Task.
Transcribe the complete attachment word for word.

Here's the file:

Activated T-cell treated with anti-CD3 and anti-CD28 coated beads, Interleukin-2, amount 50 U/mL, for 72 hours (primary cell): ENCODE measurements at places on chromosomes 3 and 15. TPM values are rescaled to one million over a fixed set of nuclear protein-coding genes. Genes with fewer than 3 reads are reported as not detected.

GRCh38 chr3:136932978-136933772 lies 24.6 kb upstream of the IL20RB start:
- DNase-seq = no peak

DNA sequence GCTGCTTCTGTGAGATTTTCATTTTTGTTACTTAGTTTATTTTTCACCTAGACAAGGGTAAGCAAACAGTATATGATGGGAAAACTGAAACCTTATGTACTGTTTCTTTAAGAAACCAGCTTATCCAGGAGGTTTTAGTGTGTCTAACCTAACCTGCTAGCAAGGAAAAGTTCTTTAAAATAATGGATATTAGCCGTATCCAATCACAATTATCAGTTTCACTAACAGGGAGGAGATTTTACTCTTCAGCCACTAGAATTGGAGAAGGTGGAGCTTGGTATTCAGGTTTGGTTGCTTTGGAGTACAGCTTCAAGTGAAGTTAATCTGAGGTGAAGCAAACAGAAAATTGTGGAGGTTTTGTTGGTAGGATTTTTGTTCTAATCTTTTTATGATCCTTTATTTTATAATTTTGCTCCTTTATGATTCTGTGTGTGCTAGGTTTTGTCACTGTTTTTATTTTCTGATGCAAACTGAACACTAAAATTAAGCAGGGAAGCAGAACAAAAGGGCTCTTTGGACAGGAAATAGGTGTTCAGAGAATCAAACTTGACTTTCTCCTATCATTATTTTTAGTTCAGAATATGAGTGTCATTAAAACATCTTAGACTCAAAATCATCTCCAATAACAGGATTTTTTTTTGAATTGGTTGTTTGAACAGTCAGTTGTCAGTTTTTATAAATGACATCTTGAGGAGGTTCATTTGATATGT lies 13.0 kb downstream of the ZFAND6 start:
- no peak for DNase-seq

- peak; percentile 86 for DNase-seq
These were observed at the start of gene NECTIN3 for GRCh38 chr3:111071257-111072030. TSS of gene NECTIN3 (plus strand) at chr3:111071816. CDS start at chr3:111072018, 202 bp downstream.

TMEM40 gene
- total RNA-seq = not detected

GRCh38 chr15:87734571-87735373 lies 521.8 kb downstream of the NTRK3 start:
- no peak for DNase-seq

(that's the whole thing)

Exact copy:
Activated T-cell treated with anti-CD3 and anti-CD28 coated beads, Interleukin-2, amount 50 U/mL, for 72 hours (primary cell): ENCODE measurements at places on chromosomes 3 and 15. TPM values are rescaled to one million over a fixed set of nuclear protein-coding genes. Genes with fewer than 3 reads are reported as not detected.

GRCh38 chr3:136932978-136933772 lies 24.6 kb upstream of the IL20RB start:
- DNase-seq = no peak

DNA sequence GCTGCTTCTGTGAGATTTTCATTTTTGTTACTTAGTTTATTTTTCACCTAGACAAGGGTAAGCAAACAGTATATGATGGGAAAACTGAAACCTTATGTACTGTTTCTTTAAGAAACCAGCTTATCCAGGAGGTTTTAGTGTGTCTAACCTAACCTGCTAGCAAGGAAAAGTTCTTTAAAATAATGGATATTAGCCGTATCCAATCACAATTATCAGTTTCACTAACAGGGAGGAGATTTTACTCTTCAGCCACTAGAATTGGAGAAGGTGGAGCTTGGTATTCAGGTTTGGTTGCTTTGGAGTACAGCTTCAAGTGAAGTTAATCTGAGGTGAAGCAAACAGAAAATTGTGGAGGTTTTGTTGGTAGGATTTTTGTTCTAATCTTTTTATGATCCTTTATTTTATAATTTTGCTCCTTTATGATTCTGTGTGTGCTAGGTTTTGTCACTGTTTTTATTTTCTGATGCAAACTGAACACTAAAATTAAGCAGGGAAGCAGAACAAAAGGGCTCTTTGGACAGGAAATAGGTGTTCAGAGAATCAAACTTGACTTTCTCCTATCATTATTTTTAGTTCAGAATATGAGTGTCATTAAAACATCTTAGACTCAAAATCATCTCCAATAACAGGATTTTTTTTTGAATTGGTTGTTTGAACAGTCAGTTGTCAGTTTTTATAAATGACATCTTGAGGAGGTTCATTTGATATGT lies 13.0 kb downstream of the ZFAND6 start:
- no peak for DNase-seq

- peak; percentile 86 for DNase-seq
These were observed at the start of gene NECTIN3 for GRCh38 chr3:111071257-111072030. TSS of gene NECTIN3 (plus strand) at chr3:111071816. CDS start at chr3:111072018, 202 bp downstream.

TMEM40 gene
- total RNA-seq = not detected

GRCh38 chr15:87734571-87735373 lies 521.8 kb downstream of the NTRK3 start:
- no peak for DNase-seq